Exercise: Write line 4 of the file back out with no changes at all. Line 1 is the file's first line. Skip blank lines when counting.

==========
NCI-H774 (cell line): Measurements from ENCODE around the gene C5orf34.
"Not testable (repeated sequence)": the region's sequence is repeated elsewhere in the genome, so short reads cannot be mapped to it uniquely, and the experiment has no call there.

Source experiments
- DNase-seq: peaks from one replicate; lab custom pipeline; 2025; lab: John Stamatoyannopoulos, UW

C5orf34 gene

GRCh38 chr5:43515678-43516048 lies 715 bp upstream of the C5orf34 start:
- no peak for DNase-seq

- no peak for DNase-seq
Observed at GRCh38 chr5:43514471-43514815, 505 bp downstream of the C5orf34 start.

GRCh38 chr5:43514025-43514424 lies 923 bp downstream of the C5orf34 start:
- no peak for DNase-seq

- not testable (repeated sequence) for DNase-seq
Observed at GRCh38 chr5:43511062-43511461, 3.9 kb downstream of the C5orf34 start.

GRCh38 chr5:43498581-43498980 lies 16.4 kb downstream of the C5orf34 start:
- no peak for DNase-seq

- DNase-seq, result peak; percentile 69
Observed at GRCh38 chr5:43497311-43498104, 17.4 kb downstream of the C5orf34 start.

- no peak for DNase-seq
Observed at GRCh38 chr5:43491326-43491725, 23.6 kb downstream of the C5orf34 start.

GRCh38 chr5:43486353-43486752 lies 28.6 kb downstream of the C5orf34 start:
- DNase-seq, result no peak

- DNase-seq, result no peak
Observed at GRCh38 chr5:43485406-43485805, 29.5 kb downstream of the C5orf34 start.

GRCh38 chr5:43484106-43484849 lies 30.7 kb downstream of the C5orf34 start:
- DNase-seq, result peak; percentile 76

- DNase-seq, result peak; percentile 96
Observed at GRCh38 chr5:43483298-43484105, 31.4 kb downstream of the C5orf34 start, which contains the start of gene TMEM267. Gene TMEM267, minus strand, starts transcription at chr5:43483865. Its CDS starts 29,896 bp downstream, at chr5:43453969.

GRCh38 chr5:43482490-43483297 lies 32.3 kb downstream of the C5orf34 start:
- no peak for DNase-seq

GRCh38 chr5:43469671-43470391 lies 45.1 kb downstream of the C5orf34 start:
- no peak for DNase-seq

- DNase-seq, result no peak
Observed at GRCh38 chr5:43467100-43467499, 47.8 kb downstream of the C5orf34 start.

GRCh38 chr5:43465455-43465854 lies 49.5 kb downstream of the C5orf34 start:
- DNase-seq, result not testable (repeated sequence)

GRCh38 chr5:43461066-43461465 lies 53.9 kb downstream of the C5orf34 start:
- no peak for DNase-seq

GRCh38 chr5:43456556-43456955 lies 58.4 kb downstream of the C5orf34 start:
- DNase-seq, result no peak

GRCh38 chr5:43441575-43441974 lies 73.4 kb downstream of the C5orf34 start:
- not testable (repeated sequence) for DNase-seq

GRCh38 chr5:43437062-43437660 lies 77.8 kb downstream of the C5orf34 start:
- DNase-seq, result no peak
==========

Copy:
- DNase-seq: peaks from one replicate; lab custom pipeline; 2025; lab: John Stamatoyannopoulos, UW